Memory box - FamilyEducation

Memory box

August 16,2010
Professor Mom
Aliki McElreath

Aliki is a writer and college English teacher. She lives in North Carolina with her husband, two children (ages seven and ten), a dog, a cat, a rabbit, and too many fish.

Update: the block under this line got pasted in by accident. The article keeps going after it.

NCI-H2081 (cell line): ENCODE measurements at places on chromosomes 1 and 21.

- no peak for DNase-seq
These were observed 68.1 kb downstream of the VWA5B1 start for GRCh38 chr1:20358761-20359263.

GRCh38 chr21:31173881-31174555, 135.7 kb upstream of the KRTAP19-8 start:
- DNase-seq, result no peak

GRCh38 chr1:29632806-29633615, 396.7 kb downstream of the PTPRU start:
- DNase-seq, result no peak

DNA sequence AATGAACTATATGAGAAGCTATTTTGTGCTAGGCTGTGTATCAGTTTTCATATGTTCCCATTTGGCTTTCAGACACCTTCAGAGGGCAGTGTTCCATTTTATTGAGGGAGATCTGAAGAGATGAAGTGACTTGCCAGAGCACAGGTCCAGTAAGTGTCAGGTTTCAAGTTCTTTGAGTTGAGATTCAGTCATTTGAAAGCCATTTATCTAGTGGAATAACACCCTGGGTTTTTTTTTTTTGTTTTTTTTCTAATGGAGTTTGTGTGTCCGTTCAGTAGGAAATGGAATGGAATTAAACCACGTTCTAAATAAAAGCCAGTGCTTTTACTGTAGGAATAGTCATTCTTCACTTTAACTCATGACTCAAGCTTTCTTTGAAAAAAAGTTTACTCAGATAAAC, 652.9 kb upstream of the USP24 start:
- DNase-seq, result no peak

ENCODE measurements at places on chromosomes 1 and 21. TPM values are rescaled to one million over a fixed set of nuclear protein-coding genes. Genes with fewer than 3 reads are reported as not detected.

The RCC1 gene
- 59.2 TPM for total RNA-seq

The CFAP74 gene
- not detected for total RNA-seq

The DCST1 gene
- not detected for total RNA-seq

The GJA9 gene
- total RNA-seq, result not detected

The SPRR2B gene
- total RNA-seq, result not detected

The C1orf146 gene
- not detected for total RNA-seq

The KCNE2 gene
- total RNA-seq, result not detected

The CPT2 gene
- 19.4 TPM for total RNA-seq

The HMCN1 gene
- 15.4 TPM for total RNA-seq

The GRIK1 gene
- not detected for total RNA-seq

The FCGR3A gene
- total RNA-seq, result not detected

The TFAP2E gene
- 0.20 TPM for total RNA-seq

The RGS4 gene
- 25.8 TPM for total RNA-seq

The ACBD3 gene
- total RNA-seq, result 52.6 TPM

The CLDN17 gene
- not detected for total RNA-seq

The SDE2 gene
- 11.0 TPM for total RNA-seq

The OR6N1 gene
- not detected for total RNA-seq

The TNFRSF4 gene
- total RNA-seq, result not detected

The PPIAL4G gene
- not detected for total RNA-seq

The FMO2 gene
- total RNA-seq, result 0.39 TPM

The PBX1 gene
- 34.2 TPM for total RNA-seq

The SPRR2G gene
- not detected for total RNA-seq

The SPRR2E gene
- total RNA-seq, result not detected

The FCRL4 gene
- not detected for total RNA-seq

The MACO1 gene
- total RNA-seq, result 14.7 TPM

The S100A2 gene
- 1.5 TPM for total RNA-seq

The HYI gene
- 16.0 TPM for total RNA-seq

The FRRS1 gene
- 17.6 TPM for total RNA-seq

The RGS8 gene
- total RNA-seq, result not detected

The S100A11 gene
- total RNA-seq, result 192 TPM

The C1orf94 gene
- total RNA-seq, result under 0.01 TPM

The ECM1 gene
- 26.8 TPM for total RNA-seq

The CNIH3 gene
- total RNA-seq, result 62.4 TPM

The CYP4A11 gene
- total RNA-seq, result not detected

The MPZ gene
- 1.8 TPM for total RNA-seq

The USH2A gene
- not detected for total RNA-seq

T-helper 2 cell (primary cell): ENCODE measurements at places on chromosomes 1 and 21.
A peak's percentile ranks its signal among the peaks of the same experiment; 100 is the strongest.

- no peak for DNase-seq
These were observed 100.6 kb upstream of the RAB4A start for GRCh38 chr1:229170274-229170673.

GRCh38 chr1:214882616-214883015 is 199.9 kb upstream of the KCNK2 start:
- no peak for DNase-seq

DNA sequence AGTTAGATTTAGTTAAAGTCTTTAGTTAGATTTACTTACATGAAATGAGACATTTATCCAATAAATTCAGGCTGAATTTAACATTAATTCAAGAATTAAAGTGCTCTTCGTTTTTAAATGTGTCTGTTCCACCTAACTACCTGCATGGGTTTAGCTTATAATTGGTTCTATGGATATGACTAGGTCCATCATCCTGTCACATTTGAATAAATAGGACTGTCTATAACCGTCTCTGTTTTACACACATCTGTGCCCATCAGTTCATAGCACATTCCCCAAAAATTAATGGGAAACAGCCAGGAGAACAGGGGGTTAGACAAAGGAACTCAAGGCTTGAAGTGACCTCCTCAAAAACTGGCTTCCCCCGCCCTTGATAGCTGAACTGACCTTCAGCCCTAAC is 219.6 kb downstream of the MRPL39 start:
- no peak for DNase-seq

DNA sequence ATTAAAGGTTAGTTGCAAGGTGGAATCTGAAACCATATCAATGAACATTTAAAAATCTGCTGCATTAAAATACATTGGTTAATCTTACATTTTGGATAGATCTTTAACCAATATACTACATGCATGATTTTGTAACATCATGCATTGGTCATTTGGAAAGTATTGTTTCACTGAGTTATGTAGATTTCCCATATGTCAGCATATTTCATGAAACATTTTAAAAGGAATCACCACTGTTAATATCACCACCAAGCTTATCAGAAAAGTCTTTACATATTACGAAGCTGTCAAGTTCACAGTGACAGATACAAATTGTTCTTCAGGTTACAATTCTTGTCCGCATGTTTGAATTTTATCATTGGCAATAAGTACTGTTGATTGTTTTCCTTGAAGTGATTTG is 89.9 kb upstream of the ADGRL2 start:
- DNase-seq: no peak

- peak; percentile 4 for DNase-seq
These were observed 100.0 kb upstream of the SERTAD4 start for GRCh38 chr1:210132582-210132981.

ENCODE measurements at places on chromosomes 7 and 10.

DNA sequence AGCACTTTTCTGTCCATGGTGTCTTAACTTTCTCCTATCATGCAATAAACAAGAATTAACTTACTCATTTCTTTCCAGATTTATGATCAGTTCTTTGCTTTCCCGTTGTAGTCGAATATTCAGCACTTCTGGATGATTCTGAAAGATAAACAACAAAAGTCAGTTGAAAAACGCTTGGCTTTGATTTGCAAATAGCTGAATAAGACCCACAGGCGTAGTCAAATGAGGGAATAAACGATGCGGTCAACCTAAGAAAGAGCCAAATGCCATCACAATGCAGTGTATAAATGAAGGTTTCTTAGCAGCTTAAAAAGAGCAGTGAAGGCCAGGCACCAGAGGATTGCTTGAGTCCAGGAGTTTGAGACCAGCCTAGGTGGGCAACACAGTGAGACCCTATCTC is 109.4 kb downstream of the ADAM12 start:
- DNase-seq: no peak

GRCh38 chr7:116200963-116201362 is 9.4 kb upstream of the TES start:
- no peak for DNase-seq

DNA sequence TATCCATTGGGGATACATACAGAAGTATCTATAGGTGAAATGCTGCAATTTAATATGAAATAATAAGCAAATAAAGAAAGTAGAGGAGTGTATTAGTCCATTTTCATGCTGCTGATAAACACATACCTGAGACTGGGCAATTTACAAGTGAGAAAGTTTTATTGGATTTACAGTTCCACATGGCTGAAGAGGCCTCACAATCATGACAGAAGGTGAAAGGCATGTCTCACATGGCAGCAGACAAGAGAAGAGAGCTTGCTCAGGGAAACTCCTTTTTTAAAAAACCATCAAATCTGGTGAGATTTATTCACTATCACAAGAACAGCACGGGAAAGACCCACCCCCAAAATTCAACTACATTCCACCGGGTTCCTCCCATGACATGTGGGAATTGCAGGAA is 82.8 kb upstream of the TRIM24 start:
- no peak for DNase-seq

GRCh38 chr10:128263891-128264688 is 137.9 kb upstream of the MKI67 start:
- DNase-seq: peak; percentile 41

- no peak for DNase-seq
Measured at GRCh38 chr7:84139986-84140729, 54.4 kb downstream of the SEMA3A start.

Scott and I spent another weekend systematically de-cluttering around us. Last weekend I tackled my closet and the messy piles of shoes. I'm a person who likes a system for organizing the odds and ends of life; I love keeping things in their respective bins and boxes. Maybe I like a tidy life--I like the different parts of my life--past and present--to be in order, so I can find what I'm looking for, when I'm looking for it. This is how I keep my memories, too. I imagine them in boxes in my brain. Memories of childhood, for instance, in an enormous golden bin; memories of my children's infant years in that precious white bin in another corner, and so on. This weekend I worked on the top shelf of my closet, where a lot of extra clothes and boxes of memories end up. I'm a big believer in the shoebox system of organizing old letter and postcards and birthday cards. I have several of them stacked on a shelf above my clothes. I found some cards from years and years ago--back from my last two years of high school, when we lived in Italy. *************** For many, many months after my family moved back to the United States from Italy in the summer of 1987, I felt a strange disconnect with my surroundings, like I was straddling two different worlds at once. I started college the fall after we moved back home, after having lived in Turin, Italy, for two years. I would walk to class from my parents' house, through the college town streets, up the steep hill into the main campus, past the white-steepled chapel where, many years later I would marry Scott. The wind would blow and all of a sudden I'd be back in our hillside town in Pino-Torinese, opening the shutters to the golden cornfields and the lowing of the cattle from the farm across the way. I felt transparent, often, like I wasn't really in one place or the other. It was months before I felt solidly rooted to American soil again, and it was years before our time spent in Italy receded well into the past, becoming flat and one-dimensioned, like a half-remembered book. Travel is broadening, but it's maddening, too. Everything after Italy seemed terribly ordinary, and dull, and superficial. I had longed to come back to the States, and to start college; yet once back, I longed in turn for what we'd left behind and I felt restless and uninspired by everything around me. I struggled to make those two years fit, somehow, into the picture of my life as a whole. Instead, there is life before Italy, and life after Italy and Italy itself remains like a parenthetical inserted in a long and fairly linear page of text. I plotted and plotted to go back and yet here I am, some twenty-three years later from that day I looked down on the River Po from the airplane window, and I still haven't had a chance to go back. My sister did this summer, and I envied her tremendously. I still haven't had the chance to talk to her about it--I'm thirsty to see photos, to hear her reflections on the trip, but I'm half-scared, too. I dream sometimes of once-familiar roads, and wonder if I'd recognize them; of once-ordinary places--a yellow villa where I went to school, a vine-covered schoolyard, a field of corn, the path winding past the crooked tree where we'd let our beloved family dog run loose and she'd take off, feathered tail held high, startling the doves out from their hiding places among the tall grasses. I can see them rising into the air, tossed upwards like a handful of stones. I don't know what to do with all the memories I've recently pulled out, dusted off, and placed in obvious spots where I can catch sight of them, as I'm going about life, pausing in my kitchen, driving to work with the radio on, or lying in a darkened bedroom with my children, their bodies winding down for sleep. I don't know why I always feel so compelled to do something concrete with those years. I write about them from time to time, hoping to weave some connections, and remove the parentheses setting that period in my life apart from all the rest of it. Last night, lying next to T. in the dark, I imagined looking down on the Po again from an airplane window, my children crowded around me, the magical blue squiggle growing larger and larger until the wheels touched down, with a lurch and screech, and I was back again.